Family Value: 2018 Kia Ceed Driven

There was a time when Kia was known for selling tough but somewhat agricultural cars that appealed for their straightforward approach, but not their finesse. Then in 2006 it launched the original cee’d and kickstarted a mission to completely transform how its brand was perceived.

It is a sign of how fast things have moved in the past 12 years that the arrival of the all-new, third-generation ceed (now SEO optimised and minus the apostrophe) is as noteworthy as that of any other family car save perhaps the Volkswagen Golf. For these days not only do we expect good value, but also true progress, with the end result being a car that’s as good as – if not better than – the established European players. Expectations are high, but does the 2018 ceed deliver?

Make no mistake, much progress has indeed been made, even if the final product does still feel like an evolutionary step. Perceived quality has improved, there’s more space inside, the styling is bang up to date and there’s much talk of newfound ride and handling finesse. Plus of course as with any Kia there’s the promise of value for money and long-term peace of mind to factor in.

That is not, however, to say that the ceed is a bargain. Indeed, these days it costs roughly the same as many of its established rivals such as the Ford Focus, Volkswagen Golf and Hyundai i30.

A large part of the value instead comes from Kia’s seven-year, 100,000-mile (and fully transferable) warranty, the continued existence of which underlines how durable these cars are proving to be.

Plus, the cars continue to be extremely well equipped as standard. For example, currently the ceed range kicks off with ‘2’ specification, which one could argue is all that’s needed. There’s alloy wheels, a seven-inch touchscreen with Apple CarPlay and Android Auto, Bluetooth, DAB radio, a reversing camera, autonomous emergency braking and lane keeping assist.

Move up the range and the wheels grow from 16 inches to 17, the wiper operation becomes automatic, the basic air-conditioning turns into dual-zone climate control, the touchscreen grows to 8 inches and includes sat-nav with full European mapping, and additional safety features such as blind spot monitors and cruise control with stop and go are added.

Top-spec First Edition models meanwhile include leather seats, a sunroof, LED headlights, a heated steering wheel and keyless entry.

Although a plug-in hybrid model is due at a later date, to begin with the new ceed’s engine line-up is entirely conventional. There’s a 1.0-litre, 118bhp three-cylinder turbo petrol, a 1.4-litre, 138bhp turbo petrol, and a new 1.6-litre diesel with 114bhp. You can have any engine with a six-speed manual gearbox, but only the two larger units can be ordered with an auto.

We’ve so far tested a manual with the diesel engine. It’s a pleasingly gutsy unit with good mid-range pulling power (0-62mph takes 10.6 seconds), and is capable of returning a real world 60mpg. If you want a diesel family hatchback (which, admittedly, fewer people do these days), the ceed is a solid choice, although the unusually long gearing won’t be to all tastes.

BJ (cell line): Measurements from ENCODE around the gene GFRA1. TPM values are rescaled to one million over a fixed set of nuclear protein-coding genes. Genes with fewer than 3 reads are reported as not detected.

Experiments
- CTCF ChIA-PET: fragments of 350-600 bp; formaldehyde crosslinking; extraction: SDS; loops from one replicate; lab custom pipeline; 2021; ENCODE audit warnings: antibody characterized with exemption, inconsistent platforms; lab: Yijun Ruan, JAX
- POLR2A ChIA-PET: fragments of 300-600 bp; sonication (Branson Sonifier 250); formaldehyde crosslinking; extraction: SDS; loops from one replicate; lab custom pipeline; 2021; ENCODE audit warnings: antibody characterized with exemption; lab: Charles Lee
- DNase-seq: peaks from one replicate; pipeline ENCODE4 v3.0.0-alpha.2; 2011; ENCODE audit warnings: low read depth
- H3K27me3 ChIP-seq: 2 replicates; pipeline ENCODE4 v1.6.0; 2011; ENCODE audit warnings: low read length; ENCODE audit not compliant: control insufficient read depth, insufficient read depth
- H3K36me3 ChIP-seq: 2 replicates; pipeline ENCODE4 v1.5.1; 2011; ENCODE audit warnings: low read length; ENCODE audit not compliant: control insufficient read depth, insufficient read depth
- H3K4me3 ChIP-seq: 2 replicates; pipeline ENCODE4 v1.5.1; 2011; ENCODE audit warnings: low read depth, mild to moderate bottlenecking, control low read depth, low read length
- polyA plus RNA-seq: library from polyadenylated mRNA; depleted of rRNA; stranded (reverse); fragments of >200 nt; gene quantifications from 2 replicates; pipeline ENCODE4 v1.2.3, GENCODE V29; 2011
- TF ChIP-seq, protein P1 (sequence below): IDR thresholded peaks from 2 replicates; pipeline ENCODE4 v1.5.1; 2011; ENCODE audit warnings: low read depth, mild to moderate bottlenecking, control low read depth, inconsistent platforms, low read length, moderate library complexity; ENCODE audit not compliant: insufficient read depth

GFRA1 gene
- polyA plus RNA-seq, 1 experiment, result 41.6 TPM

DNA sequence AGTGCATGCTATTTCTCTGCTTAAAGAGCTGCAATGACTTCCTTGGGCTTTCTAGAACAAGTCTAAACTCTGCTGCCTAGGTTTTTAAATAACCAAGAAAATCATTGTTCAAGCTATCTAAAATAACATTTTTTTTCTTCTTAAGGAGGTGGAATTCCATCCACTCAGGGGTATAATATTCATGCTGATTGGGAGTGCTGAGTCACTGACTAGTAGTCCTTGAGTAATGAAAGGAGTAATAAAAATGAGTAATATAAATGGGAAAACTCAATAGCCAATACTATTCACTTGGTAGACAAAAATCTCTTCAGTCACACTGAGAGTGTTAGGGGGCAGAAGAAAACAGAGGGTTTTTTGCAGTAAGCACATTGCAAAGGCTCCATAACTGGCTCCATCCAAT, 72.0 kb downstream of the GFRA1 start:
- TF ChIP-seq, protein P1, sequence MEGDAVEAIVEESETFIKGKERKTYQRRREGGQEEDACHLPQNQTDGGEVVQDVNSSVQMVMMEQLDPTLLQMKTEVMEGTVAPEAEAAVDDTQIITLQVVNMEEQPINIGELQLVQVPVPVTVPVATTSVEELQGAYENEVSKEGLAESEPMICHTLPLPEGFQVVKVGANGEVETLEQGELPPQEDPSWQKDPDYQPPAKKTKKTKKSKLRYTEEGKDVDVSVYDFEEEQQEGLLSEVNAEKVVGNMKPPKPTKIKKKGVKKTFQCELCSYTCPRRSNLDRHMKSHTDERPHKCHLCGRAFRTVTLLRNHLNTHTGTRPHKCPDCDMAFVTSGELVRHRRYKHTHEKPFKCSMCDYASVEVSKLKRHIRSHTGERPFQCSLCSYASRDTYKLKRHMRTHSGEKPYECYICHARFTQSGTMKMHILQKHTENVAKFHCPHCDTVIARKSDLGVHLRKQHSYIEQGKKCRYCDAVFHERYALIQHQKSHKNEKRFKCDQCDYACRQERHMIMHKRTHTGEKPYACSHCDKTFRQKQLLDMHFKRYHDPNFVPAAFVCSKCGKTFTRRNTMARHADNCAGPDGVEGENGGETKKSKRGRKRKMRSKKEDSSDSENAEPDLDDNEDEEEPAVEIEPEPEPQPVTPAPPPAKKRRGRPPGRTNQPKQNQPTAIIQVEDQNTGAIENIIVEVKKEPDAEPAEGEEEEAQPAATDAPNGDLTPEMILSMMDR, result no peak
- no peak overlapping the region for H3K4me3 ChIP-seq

Where this car has really made progress compared with its predecessors though is in the way it handles. Previous ceeds were a little ordinary in this department, but not any more. The steering is now quicker to respond and much better weighted, the body control is improved without harming ride comfort, and the chassis feels stable and balanced. While still not quite class leading as a driver’s car, the ceed is certainly much nearer the front of the pack than before.

With prices starting from £18,295, the ceed is actually no cheaper to buy outright than many of its rivals. But that’s not to say it doesn’t still represent good value, whether buying outright or paying monthly.

As always with Kia, a large part of that comes down to the warranty, which provides long-term peace of mind, and there’s no denying that equipment levels are generous. However, what really makes this latest generation of ceed stand out compared with its predecessors is the way it drives, feeling much better suited to British roads. What we have here, then, is a Kia you can buy with your heart as well as your head.

Price: Kia ceed range from £18,295, car as tested from £19,545 (1.6 CRDi 6-speed manual ‘2’)
Power: 114bhp @ 4,000rpm
0-62mph: 10.6 seconds
Top speed: 118mph
Fuel economy: 74.3mpg (on test 61mpg)

Kia ceed Mk1

Transformed the way people thought about Kia. Extremely well built, generously equipped and aggressively priced, the original ceed was tempting enough already, but the introduction of the Government’s scrappage scheme in 2009 made it a positive bargain.
Search for used examples of the first-generation Kia ceed on CarGurus

Kia ceed Mk2
One of Kia’s primary objectives with the second-generation ceed of 2012 was to bring it into line with the company’s bold new styling direction. Although not as cheap as its predecessor, value for money still played a big part, while the GT version ushered in Kia’s first attempt at a hot hatch. With many Mk2 ceeds still covered under their original seven-year warranty, they can make excellent used buys (although do always check servicing has been carried out as stipulated by Kia).
Search for used examples of the second-generation Kia ceed on CarGurus

In the market for a used car? CarGurus makes it easy to find great deals from top-rated dealers. CarGurus compares price, detailed vehicle data and dealer reviews to give each used car a deal rating from great to overpriced, and sorts the best deals first. Find out more and begin your used car search at CarGurus

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